Imperial spa town
This town is a little gem about 2 hours' drive from Prague. Formerly known by its German name, Karlsbad, it looks more like Vienna than Prague with its Austro-Hungarian imperial architecture. Of course you must see the hot springs and sample the water, even if it doesn't taste very good. It's fun just to walk around and take in the atmosphere, although a tastier souvenir than the spa water is trhe oplatky or wafer cookies. You can buy a box to take home but iyou should also treat yourself to the traditional way of eating them: heated lightly on a griddle.
If you're interested in nature you might want to pay Bozi Dar a visit. It's just a stone's throw away from the German border and this lovely little town was built next to a moor. There's a wooden trail with several info boards in Czech, German and English along the way. Make sure you bring some sneakers or something though as the trail seemed to be really old and several stakes were broken. So watch your step!
The Park Colonnade
The Park Colonnade was built from cast-iron prefabricated elements in 1881. It was a part of concert hall and park restaurant - called The Blanensky Pavilion, which was designed by Vienna architects Fellner and Helmer.
The Colonnade functioned as a promenade connecting The Park Spring springing in the basement of Military Balneal Institute, with the concert hall.
Karlovy Vary my home town
I am from Karlovy Vary, a significant spa and tourist centre, located in the picturesque valley of the small river of Tepla. The town was founded in 1358 by Emperor Charles IV during whose reign the medieval Czech state flourished. Legend has it that Charles IV discovered the local warm springs during a stag hunt. In 1370 the town was awarded the Royal prerogatives. The development of Karlovy Vary continued in the 15th and 16th centuries. In 1522 the physician Vaclav Payer published the first medical description of the springs. At the end of the 16th century there existed some 200 spa houses into whose cellar baths warm spa water was brought by wooden troughs. Floods and fires became disastrous for the spa - the great fire of 1604 almost destroyed it.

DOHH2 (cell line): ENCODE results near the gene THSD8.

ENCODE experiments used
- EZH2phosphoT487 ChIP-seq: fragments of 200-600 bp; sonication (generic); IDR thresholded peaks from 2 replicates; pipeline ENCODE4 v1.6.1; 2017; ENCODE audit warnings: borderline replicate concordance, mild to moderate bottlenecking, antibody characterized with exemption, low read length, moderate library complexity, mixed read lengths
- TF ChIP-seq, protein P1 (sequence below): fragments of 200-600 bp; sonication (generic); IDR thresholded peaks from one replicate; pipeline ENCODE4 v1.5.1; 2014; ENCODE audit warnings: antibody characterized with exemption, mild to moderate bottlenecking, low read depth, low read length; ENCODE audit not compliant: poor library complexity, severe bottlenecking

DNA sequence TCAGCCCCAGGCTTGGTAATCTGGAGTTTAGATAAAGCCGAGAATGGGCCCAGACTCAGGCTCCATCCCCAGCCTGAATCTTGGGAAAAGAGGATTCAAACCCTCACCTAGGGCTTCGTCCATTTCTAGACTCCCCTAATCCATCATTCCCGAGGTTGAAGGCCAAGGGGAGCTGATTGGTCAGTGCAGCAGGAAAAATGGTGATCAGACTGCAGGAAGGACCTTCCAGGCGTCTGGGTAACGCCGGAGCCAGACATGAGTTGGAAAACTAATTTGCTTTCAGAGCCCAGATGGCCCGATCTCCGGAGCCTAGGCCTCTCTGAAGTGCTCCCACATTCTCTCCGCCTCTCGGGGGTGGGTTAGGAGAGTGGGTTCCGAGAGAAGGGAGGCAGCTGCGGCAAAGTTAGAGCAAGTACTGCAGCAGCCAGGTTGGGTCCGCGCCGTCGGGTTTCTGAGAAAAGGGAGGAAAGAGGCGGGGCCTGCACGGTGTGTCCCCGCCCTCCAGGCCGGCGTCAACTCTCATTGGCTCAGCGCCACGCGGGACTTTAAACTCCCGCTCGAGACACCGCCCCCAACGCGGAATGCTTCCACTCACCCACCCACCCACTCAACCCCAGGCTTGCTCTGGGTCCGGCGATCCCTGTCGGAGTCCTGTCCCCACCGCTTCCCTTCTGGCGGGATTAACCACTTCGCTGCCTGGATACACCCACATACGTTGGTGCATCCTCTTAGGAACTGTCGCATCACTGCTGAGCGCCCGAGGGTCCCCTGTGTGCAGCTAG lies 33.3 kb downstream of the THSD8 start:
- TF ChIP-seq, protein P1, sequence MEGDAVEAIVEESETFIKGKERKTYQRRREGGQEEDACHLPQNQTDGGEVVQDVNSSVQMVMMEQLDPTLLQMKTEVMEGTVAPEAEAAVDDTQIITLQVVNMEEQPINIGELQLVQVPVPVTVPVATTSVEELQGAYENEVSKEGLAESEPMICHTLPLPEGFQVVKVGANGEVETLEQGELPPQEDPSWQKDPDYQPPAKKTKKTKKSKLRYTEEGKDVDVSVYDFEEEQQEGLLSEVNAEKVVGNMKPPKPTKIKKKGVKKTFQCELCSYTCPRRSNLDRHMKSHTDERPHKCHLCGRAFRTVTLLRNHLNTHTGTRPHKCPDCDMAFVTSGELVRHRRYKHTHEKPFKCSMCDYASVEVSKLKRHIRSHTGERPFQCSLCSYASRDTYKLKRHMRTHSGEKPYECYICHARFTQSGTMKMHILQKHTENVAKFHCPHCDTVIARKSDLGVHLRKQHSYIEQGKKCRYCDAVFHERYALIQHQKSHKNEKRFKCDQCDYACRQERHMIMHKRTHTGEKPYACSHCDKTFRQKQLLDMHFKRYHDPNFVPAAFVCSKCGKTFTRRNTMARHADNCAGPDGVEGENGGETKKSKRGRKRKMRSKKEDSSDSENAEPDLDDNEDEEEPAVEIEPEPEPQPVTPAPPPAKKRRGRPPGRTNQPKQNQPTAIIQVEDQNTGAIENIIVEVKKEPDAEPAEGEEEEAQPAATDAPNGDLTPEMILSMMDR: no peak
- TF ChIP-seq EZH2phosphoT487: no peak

A new upsurge of the town was recorded in the 17th century and continued in the 18 and 19th centuries. The visitors spread the fame of the town, contributed to its construction and left permanent monuments to their visit. Karlovy Vary was visited by royalty, (August I, Petr I, Charles VI), by Czech, German, Russian and Polish nobility, and there was an influx of outstanding cultural figures, of them most notably Beethoven, Schiller, Goethe, Chateaubriand, Chopin, Wagner.
A Czech nationalist movement called the National Revival (nÃ¡rodnÃ obrozenÃ) started at the end of the 18th century, slowly bringing the Czech language and culture back to life.To the year 1912 Karlovy Vary experienced a period of prosperity. Proof to this are large monumental buildings and the splendid architecture from the second half of the 19th century which imprints on the town a uniform character and unique charm still admired by today's visitors (the Mill Colonnade, the Market Colonnade, the Imperial Bath and other spa houses, the building of the theatre, Grand Hotel Pupp, the Greek orthodox and Anglican churches).
Between WWI and WWII, under the presidency of T. G. Masaryk, Czechoslovakia was a strong democratic country with a high standard of living. 40 years of communist rule that followed WWII left a sad legacy. Czechoslovakia freed itself from communism in 1989 and split into the Czech Republic and Slovakia on January 1, 1993.